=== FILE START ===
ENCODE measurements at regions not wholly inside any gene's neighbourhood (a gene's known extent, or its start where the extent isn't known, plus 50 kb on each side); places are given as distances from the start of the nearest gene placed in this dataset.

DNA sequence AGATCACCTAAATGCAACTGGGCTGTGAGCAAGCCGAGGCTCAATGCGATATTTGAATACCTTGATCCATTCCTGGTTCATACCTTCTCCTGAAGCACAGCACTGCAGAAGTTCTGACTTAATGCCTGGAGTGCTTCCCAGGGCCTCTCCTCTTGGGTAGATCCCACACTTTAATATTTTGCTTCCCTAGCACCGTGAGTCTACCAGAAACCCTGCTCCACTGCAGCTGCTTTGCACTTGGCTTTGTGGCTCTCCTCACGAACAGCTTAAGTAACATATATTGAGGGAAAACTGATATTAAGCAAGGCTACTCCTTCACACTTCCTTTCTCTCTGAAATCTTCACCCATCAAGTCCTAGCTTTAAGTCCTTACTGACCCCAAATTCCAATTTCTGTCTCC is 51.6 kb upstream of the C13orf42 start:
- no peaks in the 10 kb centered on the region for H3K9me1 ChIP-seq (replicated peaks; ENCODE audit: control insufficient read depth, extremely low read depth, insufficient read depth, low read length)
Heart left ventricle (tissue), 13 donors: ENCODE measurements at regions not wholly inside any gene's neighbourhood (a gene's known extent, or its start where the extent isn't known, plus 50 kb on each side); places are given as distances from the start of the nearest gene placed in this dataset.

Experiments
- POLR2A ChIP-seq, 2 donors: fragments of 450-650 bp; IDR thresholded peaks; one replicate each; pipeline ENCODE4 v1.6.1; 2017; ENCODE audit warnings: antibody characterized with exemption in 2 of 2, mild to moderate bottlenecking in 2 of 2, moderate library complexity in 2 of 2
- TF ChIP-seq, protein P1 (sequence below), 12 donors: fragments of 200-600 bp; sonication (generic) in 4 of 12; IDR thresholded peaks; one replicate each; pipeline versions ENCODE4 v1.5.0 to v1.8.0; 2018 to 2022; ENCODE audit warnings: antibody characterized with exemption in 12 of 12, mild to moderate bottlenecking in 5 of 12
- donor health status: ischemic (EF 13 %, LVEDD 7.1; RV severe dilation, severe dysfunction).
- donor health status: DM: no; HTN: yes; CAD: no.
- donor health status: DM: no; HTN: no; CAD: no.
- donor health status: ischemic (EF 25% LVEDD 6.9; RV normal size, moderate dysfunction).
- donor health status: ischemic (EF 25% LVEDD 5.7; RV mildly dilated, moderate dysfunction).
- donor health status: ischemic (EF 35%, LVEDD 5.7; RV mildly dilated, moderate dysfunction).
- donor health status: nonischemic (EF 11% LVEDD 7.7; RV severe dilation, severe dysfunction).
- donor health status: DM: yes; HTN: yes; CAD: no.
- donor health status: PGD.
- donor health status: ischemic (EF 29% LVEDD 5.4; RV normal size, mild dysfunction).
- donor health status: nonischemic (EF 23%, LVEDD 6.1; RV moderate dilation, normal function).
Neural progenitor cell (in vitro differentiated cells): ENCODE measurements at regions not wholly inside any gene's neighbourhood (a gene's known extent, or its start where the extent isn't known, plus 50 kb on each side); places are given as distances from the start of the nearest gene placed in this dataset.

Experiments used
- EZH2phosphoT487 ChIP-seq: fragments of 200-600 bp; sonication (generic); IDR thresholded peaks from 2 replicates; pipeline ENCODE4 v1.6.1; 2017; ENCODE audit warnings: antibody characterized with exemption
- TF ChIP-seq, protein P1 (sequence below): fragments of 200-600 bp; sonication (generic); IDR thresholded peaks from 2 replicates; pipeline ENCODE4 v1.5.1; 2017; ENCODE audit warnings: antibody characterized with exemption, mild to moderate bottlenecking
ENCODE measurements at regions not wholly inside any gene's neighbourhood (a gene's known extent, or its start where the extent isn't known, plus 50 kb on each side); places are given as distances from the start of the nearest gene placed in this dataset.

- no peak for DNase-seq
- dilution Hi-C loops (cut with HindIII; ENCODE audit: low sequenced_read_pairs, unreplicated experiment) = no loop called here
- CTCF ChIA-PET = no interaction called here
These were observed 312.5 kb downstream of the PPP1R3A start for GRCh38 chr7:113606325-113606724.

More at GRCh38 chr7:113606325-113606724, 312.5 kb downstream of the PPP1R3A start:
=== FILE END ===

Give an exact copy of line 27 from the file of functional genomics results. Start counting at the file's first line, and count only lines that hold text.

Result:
These were observed 312.5 kb downstream of the PPP1R3A start for GRCh38 chr7:113606325-113606724.